But if Bruce helped doom me to geekdom, he also rescued me. I was undersized for a long time, and at one point I lagged so far behind the curve that Mom was consulting growth-specialist doctors. When he heard about that, Bruce took a long look at me, then told me to finish my dinner every night instead of leaving most of it on the plate. I listened, and that was when my growth spurt finally hit.

It shames me to say that Bruce and I drifted apart. He waited most of his life for a kidney transplant, and got one, only to have his body reject it a few years later; his health was never the same after that, and his illness frightened me (I had another male role model who got very sick, you see). We had political differences, and the geographical distance between us grew as well. But his patience, kindness and generosity never changed.

I didn’t find the time to see Bruce on my most recent trip back to Kentucky, a few weeks ago, and I will spend the rest of my life regretting that.

When somebody you love dies you’re supposed to put together all the good words you can about him, and assemble an image for your memory that omits their shortcomings and sharp edges. But I can’t do that, because I see now that I was always the one coming up short. All my memories of my cousin are of a man who was better to me than I ever deserved.

I’m sorry, Bruce. I miss you.

I liked it this much despite the fact that it takes place in Kentucky

Recommended: Underground, by Jeff Parker and Steve Lieber. Those of us who are always demanding clever, tough ladies in lead roles will enjoy meeting cave geek Wesley Fischer, and those of you who want exciting comics without superheroes and lasersharking will be equally happy. (I could have stood a little more lasersharking, but my weaknesses are common knowledge.) There’s a hint of a sequel in the afterword, which is an idea I heartily endorse!

Oh, Centre, dear.

My alma mater is starfucking harder than ever before for its 2009 commencement speakers. At least when we randomly gave out a DHL to James Earl Jones in 2003, it was to a man who overcame a distinct handicap to become a respected actor. But Jerry Bruckheimer? Really?

I guess this is seen as a way to simultaneously give the students a treat and maybe earn a little donation kickback, in exchange for a piece of paper that nobody seriously believes is worth anything. If it were just Linda Bruckheimer, who actually has philanthropic ties to Kentucky, I’d be fine with it. But when you give someone a degree, even a worthless one, you’re endorsing their career and setting it as an example for students to follow. Spend your lives making hundreds of millions of dollars from empty spectacle without even providing any of the creative energy, kids! Bring the circus; let somebody else worry about the bread.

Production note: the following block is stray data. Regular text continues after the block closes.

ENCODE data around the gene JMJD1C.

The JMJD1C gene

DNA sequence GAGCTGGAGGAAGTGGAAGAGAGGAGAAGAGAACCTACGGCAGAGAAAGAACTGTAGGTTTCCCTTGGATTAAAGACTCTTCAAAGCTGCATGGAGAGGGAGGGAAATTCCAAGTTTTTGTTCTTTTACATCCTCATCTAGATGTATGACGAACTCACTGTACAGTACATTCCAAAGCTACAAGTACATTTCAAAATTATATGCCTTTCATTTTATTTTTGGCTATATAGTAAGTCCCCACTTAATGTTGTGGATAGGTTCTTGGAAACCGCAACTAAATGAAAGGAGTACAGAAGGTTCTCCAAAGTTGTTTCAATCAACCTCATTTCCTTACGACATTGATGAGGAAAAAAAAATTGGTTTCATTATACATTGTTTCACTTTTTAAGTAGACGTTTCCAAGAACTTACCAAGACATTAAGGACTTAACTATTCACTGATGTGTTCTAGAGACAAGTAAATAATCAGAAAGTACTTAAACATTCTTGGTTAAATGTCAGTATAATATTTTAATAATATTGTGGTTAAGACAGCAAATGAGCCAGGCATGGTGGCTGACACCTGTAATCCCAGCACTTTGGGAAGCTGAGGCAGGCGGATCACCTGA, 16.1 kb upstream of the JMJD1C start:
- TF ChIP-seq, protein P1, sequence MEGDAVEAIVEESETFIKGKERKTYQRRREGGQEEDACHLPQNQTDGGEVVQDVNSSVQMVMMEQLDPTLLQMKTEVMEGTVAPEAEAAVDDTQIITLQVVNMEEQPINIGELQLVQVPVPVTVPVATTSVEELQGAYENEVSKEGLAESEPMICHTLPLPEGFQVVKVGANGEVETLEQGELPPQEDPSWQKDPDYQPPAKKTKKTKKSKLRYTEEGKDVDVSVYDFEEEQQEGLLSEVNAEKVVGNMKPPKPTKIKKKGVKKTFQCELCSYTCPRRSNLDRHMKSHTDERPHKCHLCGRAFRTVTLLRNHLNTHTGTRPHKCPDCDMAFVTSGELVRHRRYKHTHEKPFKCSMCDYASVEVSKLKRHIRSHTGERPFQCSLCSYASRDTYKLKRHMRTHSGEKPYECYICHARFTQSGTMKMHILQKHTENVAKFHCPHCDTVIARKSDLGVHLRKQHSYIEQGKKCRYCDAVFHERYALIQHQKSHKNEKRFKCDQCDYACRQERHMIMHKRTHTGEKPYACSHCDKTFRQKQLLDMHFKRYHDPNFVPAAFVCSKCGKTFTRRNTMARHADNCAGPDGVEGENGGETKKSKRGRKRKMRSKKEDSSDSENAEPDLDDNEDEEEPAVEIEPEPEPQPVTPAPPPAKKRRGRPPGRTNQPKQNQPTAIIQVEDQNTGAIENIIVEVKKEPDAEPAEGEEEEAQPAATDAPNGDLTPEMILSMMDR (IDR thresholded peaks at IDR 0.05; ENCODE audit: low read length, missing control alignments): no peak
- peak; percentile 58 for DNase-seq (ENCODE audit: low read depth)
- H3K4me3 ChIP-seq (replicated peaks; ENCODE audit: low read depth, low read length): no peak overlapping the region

Sneakers, my favorite heist movie, features some plot elements that involve the NSA. It came out in 1992, when that agency wasn’t particularly well-known–o halcyon days!–and so it has this little exchange between Robert Redford (“Martin Bishop”) and Timothy Busfield (“Dick Gordon”) to introduce it to the audience.

Bishop: Sorry to waste your time, gentlemen. I don’t work for the government.
Gordon: We know. (Flashes ID) National Security Agency.
Bishop: Oh, you’re the guys I hear breathing on the other end of my phone.
Gordon: No, that’s the FBI. We’re not chartered for domestic surveillance.

Ah ha ha ha ha! Ha ha! Ah ha ha ha ha. Heh.

Bishop: Oh, so you just overthrow governments–set up friendly dictators.
Gordon: (chuckling) No, that’s the CIA. We protect our government’s communications–try and break the other fellas’ codes. We’re the good guys, Marty.
Bishop: Gee, I can’t tell you what a relief that is. Dick.

When Leigh sent me my copies of The Little Book [etc], she addressed me as “Catfish,” with reason, and which I liked. That probably contributed to my writing Kentucky over a year ago. I was looking for a penny to pick up today, and read that again, and was glad that it had come true after all.

Holy. If you’re on the Interweb, you’ve heard about the Wikipedia guy who said he was a professor and deleted everybody’s stuff and nobody could argue with him because he was an editor? But then, no, he was a liar and a college dropout and a tool? Right.

I went to school with that guy.

I wonder why that wasn’t in the alumni magazine. KENTUCKY.